El Shaddai ~ The All Sufficient God

In the context of Genesis chapter 17, El Shaddai speaks of God’s all-sufficiency.  In every circumstance that we find ourselves in, God is all-sufficient for us.  When God appeared to Abram, He said – “I am El Shaddai” – your all sufficiency, Abraham, walk before me and be blameless.


What was the major stumbling block for Abram walking before God and being blameless?  What was the major obstacle to Abram having anything at all to do with God?  It was the fact that 24 years earlier a promise had been made and it had not been fulfilled.  Could this God Yahweh be trusted?  I don’t know whether these thoughts were going through Abram’s mind, but I do know that both Abram and Sarah believed that they had well and truly missed the boat.  In Genesis 17:17 we see Abram laughing in disbelief that God was still contending that he could bear a child and in Genesis 18:12 Sarah also had a bit of a giggle to herself.  So it was in this context that God reveals Himself as the all sufficient one.  He was saying, don’t worry about what you have or haven’t yet received, Abraham.  I am all you need and will supply you with all you need.


Friends, I believe this is a timely message.  Often times we doubt that God is able to supply us with what we need.  Sometimes things look hopeless, impossible and useless.  Sometimes we feel old and barren like Abraham and Sarah – and we laugh at God’s promises.  We feel that we have exhausted all our resources and we are at our wit’s end – nothing has worked.  Have you ever felt like this?  Take some time this morning and look unto Jesus as the all-sufficient one.  What do we do in such situations?  Where do we turn?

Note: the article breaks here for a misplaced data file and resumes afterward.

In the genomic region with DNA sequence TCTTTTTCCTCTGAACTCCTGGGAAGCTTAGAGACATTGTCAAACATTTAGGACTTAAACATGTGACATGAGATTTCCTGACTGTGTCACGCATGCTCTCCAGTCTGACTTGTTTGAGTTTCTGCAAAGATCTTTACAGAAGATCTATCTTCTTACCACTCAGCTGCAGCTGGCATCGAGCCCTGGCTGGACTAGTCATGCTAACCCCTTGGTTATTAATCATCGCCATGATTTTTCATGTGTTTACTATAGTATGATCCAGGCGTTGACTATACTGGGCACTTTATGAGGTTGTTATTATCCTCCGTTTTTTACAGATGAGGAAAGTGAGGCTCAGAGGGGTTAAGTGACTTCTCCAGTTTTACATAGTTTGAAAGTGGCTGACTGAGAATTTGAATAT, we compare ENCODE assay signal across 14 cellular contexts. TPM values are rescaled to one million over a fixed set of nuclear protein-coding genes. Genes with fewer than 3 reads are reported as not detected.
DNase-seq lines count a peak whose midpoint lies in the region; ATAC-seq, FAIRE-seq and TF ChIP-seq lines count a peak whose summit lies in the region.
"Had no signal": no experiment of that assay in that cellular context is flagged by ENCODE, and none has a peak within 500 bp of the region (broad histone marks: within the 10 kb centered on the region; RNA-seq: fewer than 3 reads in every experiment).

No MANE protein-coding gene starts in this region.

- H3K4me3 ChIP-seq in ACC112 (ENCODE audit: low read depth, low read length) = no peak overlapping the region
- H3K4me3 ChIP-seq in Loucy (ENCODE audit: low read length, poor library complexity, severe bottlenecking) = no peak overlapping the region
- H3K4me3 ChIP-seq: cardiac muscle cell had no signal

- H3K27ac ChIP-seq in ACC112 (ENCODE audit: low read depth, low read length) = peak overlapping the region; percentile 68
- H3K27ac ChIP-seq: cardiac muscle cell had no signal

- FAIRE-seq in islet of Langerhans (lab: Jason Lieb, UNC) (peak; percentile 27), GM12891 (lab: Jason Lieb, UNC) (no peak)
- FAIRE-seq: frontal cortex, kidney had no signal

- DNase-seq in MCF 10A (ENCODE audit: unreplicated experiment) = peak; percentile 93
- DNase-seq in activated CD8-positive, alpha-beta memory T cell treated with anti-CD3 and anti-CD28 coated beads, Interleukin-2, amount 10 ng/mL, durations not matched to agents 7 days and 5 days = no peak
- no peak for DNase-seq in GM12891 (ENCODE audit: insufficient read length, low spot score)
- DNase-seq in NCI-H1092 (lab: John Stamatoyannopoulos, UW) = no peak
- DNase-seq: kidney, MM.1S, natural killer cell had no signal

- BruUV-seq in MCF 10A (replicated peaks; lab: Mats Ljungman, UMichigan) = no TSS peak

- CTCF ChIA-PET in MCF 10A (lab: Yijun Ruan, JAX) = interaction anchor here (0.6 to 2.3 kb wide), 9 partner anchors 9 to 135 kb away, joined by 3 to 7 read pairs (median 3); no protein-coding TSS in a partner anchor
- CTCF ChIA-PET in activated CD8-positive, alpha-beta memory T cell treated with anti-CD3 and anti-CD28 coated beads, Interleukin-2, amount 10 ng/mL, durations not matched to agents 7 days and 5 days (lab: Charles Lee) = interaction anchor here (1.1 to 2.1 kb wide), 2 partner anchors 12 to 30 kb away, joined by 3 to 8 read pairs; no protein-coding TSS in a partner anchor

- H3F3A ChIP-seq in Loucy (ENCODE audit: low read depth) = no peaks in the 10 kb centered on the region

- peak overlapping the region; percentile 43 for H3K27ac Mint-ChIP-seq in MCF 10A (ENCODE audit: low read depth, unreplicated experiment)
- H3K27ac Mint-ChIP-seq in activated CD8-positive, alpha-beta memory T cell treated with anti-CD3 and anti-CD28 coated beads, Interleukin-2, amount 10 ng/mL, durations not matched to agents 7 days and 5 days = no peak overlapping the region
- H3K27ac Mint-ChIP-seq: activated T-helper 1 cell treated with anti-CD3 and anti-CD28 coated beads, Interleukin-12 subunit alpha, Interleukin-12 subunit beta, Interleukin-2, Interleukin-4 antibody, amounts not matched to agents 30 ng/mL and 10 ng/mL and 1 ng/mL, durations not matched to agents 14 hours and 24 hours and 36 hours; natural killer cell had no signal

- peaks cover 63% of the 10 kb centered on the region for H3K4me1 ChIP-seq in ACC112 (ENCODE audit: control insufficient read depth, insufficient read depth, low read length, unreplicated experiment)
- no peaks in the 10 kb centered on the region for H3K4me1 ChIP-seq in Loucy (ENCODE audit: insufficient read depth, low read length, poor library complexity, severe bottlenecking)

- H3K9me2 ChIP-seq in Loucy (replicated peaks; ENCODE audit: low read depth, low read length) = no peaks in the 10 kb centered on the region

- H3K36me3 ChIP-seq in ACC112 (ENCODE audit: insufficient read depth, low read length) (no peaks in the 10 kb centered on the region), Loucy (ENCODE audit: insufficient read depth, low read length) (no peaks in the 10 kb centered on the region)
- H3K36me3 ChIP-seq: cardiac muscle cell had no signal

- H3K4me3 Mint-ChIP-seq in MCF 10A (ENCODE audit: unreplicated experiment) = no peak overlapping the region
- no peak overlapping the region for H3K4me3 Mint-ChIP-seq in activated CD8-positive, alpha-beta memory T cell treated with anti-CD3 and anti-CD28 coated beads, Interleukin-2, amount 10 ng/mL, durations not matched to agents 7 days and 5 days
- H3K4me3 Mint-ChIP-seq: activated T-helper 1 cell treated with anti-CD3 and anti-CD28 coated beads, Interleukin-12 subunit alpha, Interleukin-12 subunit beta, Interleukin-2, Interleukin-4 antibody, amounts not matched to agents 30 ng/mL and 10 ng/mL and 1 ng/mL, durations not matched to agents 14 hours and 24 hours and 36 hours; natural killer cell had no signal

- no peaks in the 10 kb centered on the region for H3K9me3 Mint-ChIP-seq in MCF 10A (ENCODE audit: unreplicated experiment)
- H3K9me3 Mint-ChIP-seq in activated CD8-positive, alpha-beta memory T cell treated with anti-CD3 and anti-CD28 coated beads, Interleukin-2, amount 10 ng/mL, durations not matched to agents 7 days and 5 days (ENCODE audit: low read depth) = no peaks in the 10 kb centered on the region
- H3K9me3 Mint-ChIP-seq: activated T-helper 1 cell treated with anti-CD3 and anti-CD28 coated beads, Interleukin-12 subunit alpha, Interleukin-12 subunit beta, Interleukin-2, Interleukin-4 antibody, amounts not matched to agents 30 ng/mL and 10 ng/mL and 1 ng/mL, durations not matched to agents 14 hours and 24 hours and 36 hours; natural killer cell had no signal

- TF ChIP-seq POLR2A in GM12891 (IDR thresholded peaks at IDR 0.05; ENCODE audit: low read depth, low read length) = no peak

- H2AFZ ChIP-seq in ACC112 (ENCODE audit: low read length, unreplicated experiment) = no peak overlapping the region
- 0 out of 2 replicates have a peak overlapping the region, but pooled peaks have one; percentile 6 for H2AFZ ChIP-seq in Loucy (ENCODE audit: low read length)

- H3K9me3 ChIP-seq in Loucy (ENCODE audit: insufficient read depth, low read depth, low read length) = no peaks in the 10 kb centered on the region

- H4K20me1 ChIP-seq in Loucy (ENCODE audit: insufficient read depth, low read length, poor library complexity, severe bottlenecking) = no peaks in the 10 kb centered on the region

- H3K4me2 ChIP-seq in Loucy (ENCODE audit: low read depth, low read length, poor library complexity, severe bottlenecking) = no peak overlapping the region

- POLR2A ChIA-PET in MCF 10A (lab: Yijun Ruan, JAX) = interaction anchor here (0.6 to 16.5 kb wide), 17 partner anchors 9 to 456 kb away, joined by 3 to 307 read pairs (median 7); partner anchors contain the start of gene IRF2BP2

I believe that God is giving us the answer here in this passage – He is saying that I am the “El Shaddai” – the ONE who is sufficient to meet all our needs; the one who is sufficient to calm all our storms; the one who is sufficient to restore our hopes, and to strengthen our feeble arms and our weak knees.  Abram was about to learn that God’s promises are fulfilled not by might, nor by power, but by the Spirit of the Lord Almighty (Zechariah 4:6.)  It would be El Shaddai who would accomplish His will in Abram’s life!  God is able, whatever the circumstance and whatever the difficulty.  The Apostle John echoes the same truth in Revelation chapter 1.  He was exiled to Patmos, the church was so persecuted, and it seemed to many that the “Jesus Movement” is coming to an end, yet here is what God wanted to give to His people in Revelation 1:8, “I am the Alpha and the Omega,” says the Lord God, “who is, and who was, and who is to come, the Almighty.”


Friends, our God is the God of might and power.  In Proverbs 18:10 we read, “The name of the Lord is a strong tower.  The righteous run into it and are safe.”   Psalm 9:10 reminds us that “Those who know Your name, Oh Lord, will put their trust in You for You have not forsaken those who seek You.”  El Shaddai, God reminded Abraham and reminds His children today that He is the all-sufficient God, the God that is more than enough.  He is a covenant-maker and covenant-keeping God.  Whoever has ears, let them hear what the Spirit says to the churches.  Amen!

“The Lord of the Storm!”

First Presbyterian Church of Elmer

107 Chestnut Street

Elmer, NJ 08318

Sermon Notes (Sunday April 10th, 2016)

Rev. Mouris Yousef, Pastor


The Lord of the Storm!”

Psalm 46:1-7; Luke 8:22-25